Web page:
Oliver, Bilawka capture world mixed curling title

Colin Kurz's Winnipeg-based rink won the 2019 World Mixed Curling Championship with a 6-5 win over Germany in Aberdeen, Scotland, United Kingdom on Oct. 19, 2019. Left to right: Coach Jim Waite, lead Sara Oliver, second Brendan Bilawka, third Meghan Walter, skip Kurz. (Photo credit: Stephen Fisher/World Curling Federation)

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Marquette’s Sara Oliver and East St. Paul’s Brendan Bilawka can now call themselves world champions.

The two curlers, who were lead and second, respectively, for Colin Kurz’s team out of Winnipeg, went undefeated at the 2019 World Mixed Curling Championship in Aberdeen, Scotland. Canada, which also included Winnipeg’s Meghan Walter at third and coach Jim Waite, scored two in the eighth end to defeat Germany’s Andy Kapp 6-5 in the gold medal game on Oct. 19.

It is the second straight title for Canada and second overall at the event which debuted in 2015. It is also the first time a Manitoba-based rink had captured a world mixed title in either four-person or doubles curling. Walter, 17, also became the youngest player to ever win the event.

For Oliver and Bilawka, they became the first curlers from the Interlake to win a world title since Stonewall’s Ally Stewart captured the senior women’s crown as lead for Lois Fowler in 2015.

“To represent Canada at a world event and to go undefeated and win gold is just unbelievable. I can’t even describe the feelings,” Oliver wrote in an email to The Stonewall Argus and Teulon Times. “We all know it’s very hard to represent Canada with all the elite athletes we have …So I’m grateful to have gotten the chance to experience this. Being able to represent our country in Scotland was absolutely amazing. We had all our family members come out with us and we had a huge amount of fans cheering us on every game.”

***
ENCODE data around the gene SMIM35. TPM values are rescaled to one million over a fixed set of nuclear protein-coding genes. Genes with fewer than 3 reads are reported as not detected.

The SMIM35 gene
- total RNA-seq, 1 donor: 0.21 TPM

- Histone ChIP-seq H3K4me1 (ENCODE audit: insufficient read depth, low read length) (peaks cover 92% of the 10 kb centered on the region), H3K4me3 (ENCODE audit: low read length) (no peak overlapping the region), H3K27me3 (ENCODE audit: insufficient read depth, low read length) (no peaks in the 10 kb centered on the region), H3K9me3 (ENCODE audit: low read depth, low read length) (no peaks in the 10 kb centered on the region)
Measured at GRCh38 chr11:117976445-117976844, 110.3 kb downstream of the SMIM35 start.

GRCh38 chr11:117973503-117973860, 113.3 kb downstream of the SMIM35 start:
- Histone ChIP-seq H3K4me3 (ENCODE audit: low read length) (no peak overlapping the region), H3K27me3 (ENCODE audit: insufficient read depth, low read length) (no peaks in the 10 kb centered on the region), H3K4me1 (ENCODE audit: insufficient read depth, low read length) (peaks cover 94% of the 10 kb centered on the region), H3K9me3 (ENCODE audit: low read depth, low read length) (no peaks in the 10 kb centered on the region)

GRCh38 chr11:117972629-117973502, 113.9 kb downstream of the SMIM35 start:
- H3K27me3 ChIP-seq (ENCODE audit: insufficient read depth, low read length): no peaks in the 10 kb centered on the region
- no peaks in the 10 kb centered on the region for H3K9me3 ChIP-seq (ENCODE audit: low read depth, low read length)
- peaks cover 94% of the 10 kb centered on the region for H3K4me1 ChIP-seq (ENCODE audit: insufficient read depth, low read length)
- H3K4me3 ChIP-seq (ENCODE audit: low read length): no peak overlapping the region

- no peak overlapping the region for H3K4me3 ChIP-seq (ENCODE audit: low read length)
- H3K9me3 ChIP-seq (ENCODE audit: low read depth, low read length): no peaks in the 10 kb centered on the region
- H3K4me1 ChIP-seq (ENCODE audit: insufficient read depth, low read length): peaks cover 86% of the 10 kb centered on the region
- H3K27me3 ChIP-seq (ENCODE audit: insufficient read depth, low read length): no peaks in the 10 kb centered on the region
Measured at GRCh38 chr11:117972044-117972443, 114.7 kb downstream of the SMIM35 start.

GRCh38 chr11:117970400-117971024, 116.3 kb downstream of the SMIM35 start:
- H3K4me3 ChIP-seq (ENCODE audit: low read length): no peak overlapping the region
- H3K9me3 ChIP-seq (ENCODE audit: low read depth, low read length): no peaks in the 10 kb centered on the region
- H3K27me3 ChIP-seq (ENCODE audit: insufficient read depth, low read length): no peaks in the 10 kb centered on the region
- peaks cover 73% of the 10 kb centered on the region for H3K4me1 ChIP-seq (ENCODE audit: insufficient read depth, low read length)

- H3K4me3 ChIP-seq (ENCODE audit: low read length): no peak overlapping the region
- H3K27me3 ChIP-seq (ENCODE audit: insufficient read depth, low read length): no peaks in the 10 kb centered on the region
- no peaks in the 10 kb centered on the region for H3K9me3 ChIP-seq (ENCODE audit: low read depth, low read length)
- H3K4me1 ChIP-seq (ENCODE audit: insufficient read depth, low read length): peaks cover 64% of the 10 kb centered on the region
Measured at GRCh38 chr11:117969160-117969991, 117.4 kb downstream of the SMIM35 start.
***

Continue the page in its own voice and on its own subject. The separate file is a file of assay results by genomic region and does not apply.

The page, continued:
Kurz’s squad started the tournament on Oct. 12 with a 6-3 win over Kapp, a five-time world men’s medallist. Canada later won 5-2 against Belarus on Oct. 13 and 7-4 against Slovakia the next day to improve to 3-0. Despite being down 5-2 against Hong Kong after four ends, Kurz scored three in the fifth and went on to win 8-6 on Oct. 15. Canada later routed Nigeria 15-1 on Oct. 16 before defeating Estonia 7-2 and Kosovo 17-3 on Oct. 17.

Being the top seed, Canada won their first round playoff match 9-4 over Sweden before defeating Denmark 6-4 in the quarterfinals on Oct. 18. Tied at four after six ends, Kurz scored two against the Norwegians in the seventh and ran them out of rocks in the eighth for a 6-5 win on Oct. 19.

In the final against Germany, both teams exchanged single points after blanking the first two ends. Canada scored three in the fifth for a 4-1 lead, but the Germans tied the game in the sixth and took advantage of a missed draw by Kurz to take the lead 5-4 after seven.

“The last end, we said if we made eight shots, we would have a good chance to win,” Bilawka wrote in an email to The Argus and Times. “We were never panicking because our lead (disappeared). We just thought if we could play one good last end like we had most of the week, then we could score two.”

Both Oliver and Bilawka enjoyed playing non-traditional curling countries as well as the hospitality they received in Scotland.

“We learned a lot of where they all came from (and) how they got into curling. Learning about that and the sacrifices they make to be at a worlds too was very interesting,” Oliver wrote.

“I would have to say it was my favourite event I have played in just because of the good people that we met this week,” Bilawka added.

After losing the two previous bronze medal games, Norway scored two in the eighth for a 6-5 win over South Korea for third place.

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